If you see a crowd around a shiny coffin, you should know that it is the famous gilded coffin of Nedjemankh which was looted in 2011 and news about it spread everywhere till it returned to Egypt in 2019. The coffin’s length is about 2 meters covered with funerary hymns from the Book of the Dead. He was a priest of the god Heryshef, Ptolemaic Period (305 B.C-30 B.C).
The Statue of Pen-Menkh gave me a clue that exhibits belong to the Roman Period in Egypt were so close because Pen-Menkh witnessed the end of the Hellenistic era and the dramatic end of Queen Cleopatra VII after the Battle of Actium. He was the Governor of Dandarah, Qena (Upper Egypt). The statue reveals the complementary method between the ancient Egyptian style and the ancient Greek style. This could be seen obviously in the sculpturing way used for sculpturing the statue’s arms and head. The statue was in The Alexandria National Museum before it relocated in the NMEC in Cairo.
The Douche Treasure (2nd Century A.D) is one of the most valuable exhibits in the museum. When Romans ruled Egypt after the collapsing of the Ptolemaic Dynasty and the end of the Hellenistic era, they realized that Egypt was a main source of wheat and yields so they paid attention to the strategical location of the Western Desert in Egypt and its safety to deliver supplies to the rest of the empire. The treasure was found in Kharga Oasis, Western Desert, and it was hidden in the wall of the Roman fort, Douche. There were the two necklaces, bracelets… but the crown captured my attention. I felt that god Serapis (Graeco- Egyptian deity) and his position at the entrance of a temple dominated, and it took time to see all the details of the tiny sculptures of other gods and goddesses like Harpocrates, god of silence.
Setting on one of the desks in the hall to have a rest was my decision before continuing. I left the B.C and reached to the A.D. I liked the Epaggelia which means the place of the Bible. Some inherited decorations were used for decorating the Epaggelia especially the shape of a lion hunting a prey. There were amazing Coptic textiles and one of them showed a beautiful lady wearing jewels (6th- 7th century A.D).
Group of students gathered around the ceramic vessels with oriental decorations, wooden doors inlaid with ivory, decorated censers belong to the Fatimid Period and the Mamluk Period because some of them saw the same in Khan Al-Khalili (the most famous bazaar in Historic Cairo). I liked the Mamluk lamps (mishkawat) (Mamluk rulers ruled from 1250 to 1517). Mishkawat are glass lamps decorated with Arabic calligraphy, and a wick of cotton and clean oil were used. Mishkawat were used for lighting mosques and schools and they are still used as decoration items. In the same section I saw a reddish light brown Ottoman period carpet with diamonds and rectangular shapes. Its style was very popular in the 19th century in Egypt.
When I reached to the exhibits belong to the Modern age (20th century) I saw the statue of the Female Peasant by the iconic Egyptian sculptor, Mahmoud Mokhtar (1891-1934). Egyptians have depended on farming for thousands of years and peasants always represent the Egyptian soul. Mahmoud Mokhtar put the important role of the Egyptian women in ancient Egypt and her deep relation with the countryside in front of his eyes to sculpture a modern statue showing the continuity of this deep relation.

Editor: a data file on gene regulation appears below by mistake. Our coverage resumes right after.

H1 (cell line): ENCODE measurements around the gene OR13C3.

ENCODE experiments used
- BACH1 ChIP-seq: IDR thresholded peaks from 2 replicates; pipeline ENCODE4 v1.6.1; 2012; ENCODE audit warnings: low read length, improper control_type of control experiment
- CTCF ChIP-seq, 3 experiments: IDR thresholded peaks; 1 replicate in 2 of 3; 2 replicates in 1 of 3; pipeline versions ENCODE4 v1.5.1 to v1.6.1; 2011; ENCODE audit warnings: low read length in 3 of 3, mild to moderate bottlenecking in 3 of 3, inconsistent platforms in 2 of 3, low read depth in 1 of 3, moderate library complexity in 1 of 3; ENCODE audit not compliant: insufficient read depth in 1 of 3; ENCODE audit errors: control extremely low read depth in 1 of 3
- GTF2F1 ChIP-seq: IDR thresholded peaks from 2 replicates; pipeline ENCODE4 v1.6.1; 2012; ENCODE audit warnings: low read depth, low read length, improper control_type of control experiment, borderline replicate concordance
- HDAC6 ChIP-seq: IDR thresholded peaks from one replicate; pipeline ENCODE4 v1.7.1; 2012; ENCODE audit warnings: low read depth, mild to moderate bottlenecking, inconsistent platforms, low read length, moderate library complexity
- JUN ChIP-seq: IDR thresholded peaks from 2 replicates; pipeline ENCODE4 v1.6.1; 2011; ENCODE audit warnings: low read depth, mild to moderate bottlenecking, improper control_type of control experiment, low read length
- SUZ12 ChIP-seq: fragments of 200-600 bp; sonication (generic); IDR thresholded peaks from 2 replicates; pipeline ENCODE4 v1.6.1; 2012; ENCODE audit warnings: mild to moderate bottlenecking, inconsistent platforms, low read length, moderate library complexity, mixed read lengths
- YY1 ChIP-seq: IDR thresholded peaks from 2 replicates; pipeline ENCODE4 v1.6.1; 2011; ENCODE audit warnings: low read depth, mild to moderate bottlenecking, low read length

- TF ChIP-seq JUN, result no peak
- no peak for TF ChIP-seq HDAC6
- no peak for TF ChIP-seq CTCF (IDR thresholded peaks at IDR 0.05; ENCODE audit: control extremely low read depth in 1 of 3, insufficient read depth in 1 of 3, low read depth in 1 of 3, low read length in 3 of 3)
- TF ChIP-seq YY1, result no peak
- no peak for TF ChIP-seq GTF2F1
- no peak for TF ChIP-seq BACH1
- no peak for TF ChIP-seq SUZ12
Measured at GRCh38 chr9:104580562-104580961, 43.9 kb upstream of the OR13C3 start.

Then, groups of visitors including me, stood silently with concentration watching the fantastic multimedia show. The background music and the pictures of coffins, mummies, symbols, inscriptions… motivated me to go downstairs to visit The Royal Mummies Hall. “Photography is not allowed inside the Royal Mummies Hall” said one of the employees. The hall was like the Royal tombs in Luxor and I had to follow the drawn white arrows to see all of the mummies. There were tens of people but no one said a word, we just looked carefully and walked slowly. After finishing, a group of visitors said that they came to see the mummies of Queen Ahmose-Nefertari, Queen Hatshepsut, and King Ramses II but when they finished their visit, they realized that they had to expand their knowledge about all the mummies in the hall (22 mummies).
After that, I went to the hall dedicated to textiles. There were written elaboration about using flax in ancient Egypt, a statue of the overseer of the royal textiles his name was Merer-Nisut (4th Dynasty). One of the attractive exhibits was a model of a textile workshop (11th Dynast) and I felt that it showed the tailors vividly. There were statues of ladies showed the development of fashion during the Graeco-Roman period in Egypt and there was a Tunic belongs to the Roman Period with ancient Egyptian myths’ scenes. Some folk textiles from Sinai and Nubia were displayed. In the higher floor of the hall, there were shiny jewels, gold medals, precious watches, all dating back to Muhammad Ali Dynasty (19th Century-mid 20th Century). There was a big black and white photo of the service fashion during the rule of the Muhammad Ali Dynasty.
At the end of my visit, I realized that I took tens and tens of photos of the exhibits because I believe that photos show details that words cannot explain. I have concluded that visitors could see developments and changes happened in Egypt throughout history closely and accurately in the National Museum of Egyptian Civilization and that’s why I recommend it. Museum opening hours at 9:00 AM- 5:00 PM each day of the week, Friday 9:00 AM- 5:00 PM and 6:00 PM- 9:00 PM.
The website of the museum is www.nmec.gov.eg.
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Lobna Samy, lives in Cairo, Egypt. I’m working on my book about the phases of some ancient Egyptian arts. Bachelor Degree of Arts and Education- Specialty: History, Ain Shams University. Writing, museums and historic sites, colloquia, photographing, all the previous form my life.